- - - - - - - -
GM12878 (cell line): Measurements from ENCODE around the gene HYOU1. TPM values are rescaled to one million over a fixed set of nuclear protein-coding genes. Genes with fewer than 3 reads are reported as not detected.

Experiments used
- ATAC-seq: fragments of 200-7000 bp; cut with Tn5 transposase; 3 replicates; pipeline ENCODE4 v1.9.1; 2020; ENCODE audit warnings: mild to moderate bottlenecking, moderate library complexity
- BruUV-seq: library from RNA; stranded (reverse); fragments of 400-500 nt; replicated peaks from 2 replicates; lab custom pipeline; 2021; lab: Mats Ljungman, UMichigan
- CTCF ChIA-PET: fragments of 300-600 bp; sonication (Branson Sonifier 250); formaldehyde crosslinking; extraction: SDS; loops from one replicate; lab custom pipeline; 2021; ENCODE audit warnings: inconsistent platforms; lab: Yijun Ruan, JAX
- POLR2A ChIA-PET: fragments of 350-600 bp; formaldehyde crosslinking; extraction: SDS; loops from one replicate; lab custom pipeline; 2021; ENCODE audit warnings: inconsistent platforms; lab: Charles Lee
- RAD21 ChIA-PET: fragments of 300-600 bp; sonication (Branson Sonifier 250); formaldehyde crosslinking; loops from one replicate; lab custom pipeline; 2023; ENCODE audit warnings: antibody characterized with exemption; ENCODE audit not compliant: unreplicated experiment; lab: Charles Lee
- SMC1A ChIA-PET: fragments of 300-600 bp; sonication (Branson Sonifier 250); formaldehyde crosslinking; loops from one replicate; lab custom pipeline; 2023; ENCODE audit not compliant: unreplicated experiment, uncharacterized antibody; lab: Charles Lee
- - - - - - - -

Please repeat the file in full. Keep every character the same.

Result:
GM12878 (cell line): Measurements from ENCODE around the gene HYOU1. TPM values are rescaled to one million over a fixed set of nuclear protein-coding genes. Genes with fewer than 3 reads are reported as not detected.

Experiments used
- ATAC-seq: fragments of 200-7000 bp; cut with Tn5 transposase; 3 replicates; pipeline ENCODE4 v1.9.1; 2020; ENCODE audit warnings: mild to moderate bottlenecking, moderate library complexity
- BruUV-seq: library from RNA; stranded (reverse); fragments of 400-500 nt; replicated peaks from 2 replicates; lab custom pipeline; 2021; lab: Mats Ljungman, UMichigan
- CTCF ChIA-PET: fragments of 300-600 bp; sonication (Branson Sonifier 250); formaldehyde crosslinking; extraction: SDS; loops from one replicate; lab custom pipeline; 2021; ENCODE audit warnings: inconsistent platforms; lab: Yijun Ruan, JAX
- POLR2A ChIA-PET: fragments of 350-600 bp; formaldehyde crosslinking; extraction: SDS; loops from one replicate; lab custom pipeline; 2021; ENCODE audit warnings: inconsistent platforms; lab: Charles Lee
- RAD21 ChIA-PET: fragments of 300-600 bp; sonication (Branson Sonifier 250); formaldehyde crosslinking; loops from one replicate; lab custom pipeline; 2023; ENCODE audit warnings: antibody characterized with exemption; ENCODE audit not compliant: unreplicated experiment; lab: Charles Lee
- SMC1A ChIA-PET: fragments of 300-600 bp; sonication (Branson Sonifier 250); formaldehyde crosslinking; loops from one replicate; lab custom pipeline; 2023; ENCODE audit not compliant: unreplicated experiment, uncharacterized antibody; lab: Charles Lee